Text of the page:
If there is a place to make a stand and force the issue that people with no place to go have a right to occupy an unused public space, this is the place to do it. It’s 30 acres of forest.
If enough people come out here and stand with us, we’d not just be saving our home, but also opening a place for anyone else who needs a place to live. We have a small kitchen, and chemical toilets. A community campsite for anyone who needs it.
To get here, from SE Division turn south on SE 103rd then follow the road until it ends at a closed gate. Hike in from there, or cut the fucking lock off replace it with your own and drive, your choice. Please come out here and help us, not for us but for anyone who needs a safe place to be. The city won’t provide it, but we can do it ourselves. If we hold this place, they won’t have a choice.
Aside from Kelly Butte being a largely unused but spacious patch of high-altitude land next to a major highway, with a camp that generally can't be seen or heard from any residential neighborhood in the area, there are many other aspects to the place that make it an ideal location -- really the Alcatraz of Oregon. (This month, folk punk icon Jane Reynolds and I put out a song about this history as well, called "Kelly Butte.")
To summarize briefly, Kelly Butte was named after the wealthy "pioneer," Clinton Kelly, after whom Clinton Street and many other places around here are named. The land was given to Clinton Kelly for free, literally for no other reason than that he was a white man who got here at the right time, and wanted land. He got lots of it. Then he sold it -- as always, at a huge profit -- to the city in 1906, so they could set up a rock quarry there, to split rocks for the purposes of paving the city, which now needed to be paved, to make way for the automobile. The city decided that the way they would find workers to split the rocks and pave the city was by kidnapping indigent people off the streets and sentencing them to this particular form of back-breaking labor. From 1906 until the 1950's, this is how the city of Portland was paved.
The very name, "Kelly Butte," used to strike fear in the hearts of the struggling "gig economy" workers of the day -- the majority of the workers of the time, to be clear, as we would call them today. This was where you were sent when you were too poor to pay the rent. Sent to work, sent to die. All the people living on the streets of this horrifically gentrified and divided city may as well be the descendants of those sentenced to split the rocks at Kelly Butte.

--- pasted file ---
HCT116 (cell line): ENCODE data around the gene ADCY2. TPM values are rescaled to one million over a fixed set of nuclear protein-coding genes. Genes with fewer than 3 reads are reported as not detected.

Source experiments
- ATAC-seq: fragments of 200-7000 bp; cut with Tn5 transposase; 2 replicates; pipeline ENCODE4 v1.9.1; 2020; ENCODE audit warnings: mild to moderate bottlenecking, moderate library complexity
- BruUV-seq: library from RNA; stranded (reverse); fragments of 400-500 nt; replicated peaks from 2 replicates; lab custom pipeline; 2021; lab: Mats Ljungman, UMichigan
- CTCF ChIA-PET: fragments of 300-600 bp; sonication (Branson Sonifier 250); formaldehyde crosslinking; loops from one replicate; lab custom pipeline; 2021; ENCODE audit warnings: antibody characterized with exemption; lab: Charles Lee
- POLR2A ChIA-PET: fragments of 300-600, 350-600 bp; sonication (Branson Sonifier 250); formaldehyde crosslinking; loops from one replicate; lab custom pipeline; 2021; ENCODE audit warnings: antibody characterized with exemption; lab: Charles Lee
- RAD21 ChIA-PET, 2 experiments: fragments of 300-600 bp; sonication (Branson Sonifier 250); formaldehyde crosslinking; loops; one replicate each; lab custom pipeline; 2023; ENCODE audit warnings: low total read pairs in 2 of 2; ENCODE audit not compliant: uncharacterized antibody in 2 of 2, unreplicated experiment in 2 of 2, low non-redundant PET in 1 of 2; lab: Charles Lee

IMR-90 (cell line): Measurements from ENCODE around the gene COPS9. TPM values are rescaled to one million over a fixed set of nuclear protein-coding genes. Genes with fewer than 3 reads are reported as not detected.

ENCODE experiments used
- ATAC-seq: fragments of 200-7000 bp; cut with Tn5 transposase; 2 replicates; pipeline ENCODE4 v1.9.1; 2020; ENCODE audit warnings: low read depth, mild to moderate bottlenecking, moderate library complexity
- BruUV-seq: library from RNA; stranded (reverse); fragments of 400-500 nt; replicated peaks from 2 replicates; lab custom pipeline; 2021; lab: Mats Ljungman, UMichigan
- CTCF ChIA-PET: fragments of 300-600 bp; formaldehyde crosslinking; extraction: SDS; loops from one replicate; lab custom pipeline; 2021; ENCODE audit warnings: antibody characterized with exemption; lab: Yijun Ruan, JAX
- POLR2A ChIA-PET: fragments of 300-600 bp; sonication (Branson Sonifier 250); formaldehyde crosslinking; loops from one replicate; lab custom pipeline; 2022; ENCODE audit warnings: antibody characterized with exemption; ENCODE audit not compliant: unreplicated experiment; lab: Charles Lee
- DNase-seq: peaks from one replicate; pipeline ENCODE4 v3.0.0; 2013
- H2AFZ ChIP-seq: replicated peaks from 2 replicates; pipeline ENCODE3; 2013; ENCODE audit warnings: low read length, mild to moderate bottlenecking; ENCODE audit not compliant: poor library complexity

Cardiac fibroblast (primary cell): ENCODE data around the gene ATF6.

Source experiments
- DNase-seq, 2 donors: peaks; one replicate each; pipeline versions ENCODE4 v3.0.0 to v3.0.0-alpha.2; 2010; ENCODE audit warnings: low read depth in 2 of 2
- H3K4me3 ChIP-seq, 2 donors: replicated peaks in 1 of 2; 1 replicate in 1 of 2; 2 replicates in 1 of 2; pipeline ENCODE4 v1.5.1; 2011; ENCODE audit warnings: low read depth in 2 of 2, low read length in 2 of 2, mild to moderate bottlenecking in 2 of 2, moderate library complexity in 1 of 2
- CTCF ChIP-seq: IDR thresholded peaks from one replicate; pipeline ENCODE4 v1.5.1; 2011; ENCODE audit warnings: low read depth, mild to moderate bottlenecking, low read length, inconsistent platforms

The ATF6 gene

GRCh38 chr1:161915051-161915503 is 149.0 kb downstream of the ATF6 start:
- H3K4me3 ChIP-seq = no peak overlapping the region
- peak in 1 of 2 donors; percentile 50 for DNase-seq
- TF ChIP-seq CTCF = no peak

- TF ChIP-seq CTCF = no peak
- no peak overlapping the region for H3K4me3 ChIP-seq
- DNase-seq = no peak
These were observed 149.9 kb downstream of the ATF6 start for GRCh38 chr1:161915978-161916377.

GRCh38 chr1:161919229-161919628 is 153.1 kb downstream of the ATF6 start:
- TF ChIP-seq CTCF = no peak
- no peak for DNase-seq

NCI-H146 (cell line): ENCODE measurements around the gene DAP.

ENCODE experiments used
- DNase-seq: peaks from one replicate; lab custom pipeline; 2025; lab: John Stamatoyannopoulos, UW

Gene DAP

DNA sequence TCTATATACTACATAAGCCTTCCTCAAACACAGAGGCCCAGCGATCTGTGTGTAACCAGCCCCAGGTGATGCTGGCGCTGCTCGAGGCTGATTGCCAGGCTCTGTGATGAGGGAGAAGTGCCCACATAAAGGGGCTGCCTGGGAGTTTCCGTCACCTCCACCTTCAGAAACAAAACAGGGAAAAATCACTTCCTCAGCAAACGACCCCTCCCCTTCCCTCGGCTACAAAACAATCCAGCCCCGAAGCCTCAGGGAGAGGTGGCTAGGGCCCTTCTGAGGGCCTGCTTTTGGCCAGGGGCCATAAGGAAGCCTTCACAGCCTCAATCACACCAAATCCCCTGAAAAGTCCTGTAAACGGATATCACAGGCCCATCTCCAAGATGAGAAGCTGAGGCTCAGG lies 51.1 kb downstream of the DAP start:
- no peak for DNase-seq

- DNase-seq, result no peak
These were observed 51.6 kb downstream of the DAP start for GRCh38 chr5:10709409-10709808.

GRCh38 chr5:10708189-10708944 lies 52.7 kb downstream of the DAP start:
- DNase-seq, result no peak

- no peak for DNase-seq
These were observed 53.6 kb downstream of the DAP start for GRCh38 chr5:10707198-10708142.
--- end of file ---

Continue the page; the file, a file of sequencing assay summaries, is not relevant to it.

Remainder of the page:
What has actually changed since then? Now, people are not sent to poor houses to work in quarries, they are sent to prison. More than half of all arrests made in this and many other cities are of houseless people. Arrested for existing.
If the authorities are interested in real justice, it could begin with the Red Cross building and maintaining public toilets, showers, kitchens, and shelters in every park in this city. This is not a matter of opinion, but is in fact what would be done if this crisis were actually being treated like a crisis. Not just here, but anywhere in the world where crises occur.
The very least they could do, if they're not going to step up to the plate and do that, is allow the people to help themselves.
If this indeed is journalism, it is journalism of the advocacy kind: come to Kelly Butte. Join your houseless neighbors. Bring all the things that are needed to build a sustainable community. I'm not going to try to list them here, for they are too numerous. And if the authorities try to destroy the community -- as they will likely try to do, or succeed in doing, perhaps repeatedly -- come back. If this madness is ever going to change, it's not going to happen by itself.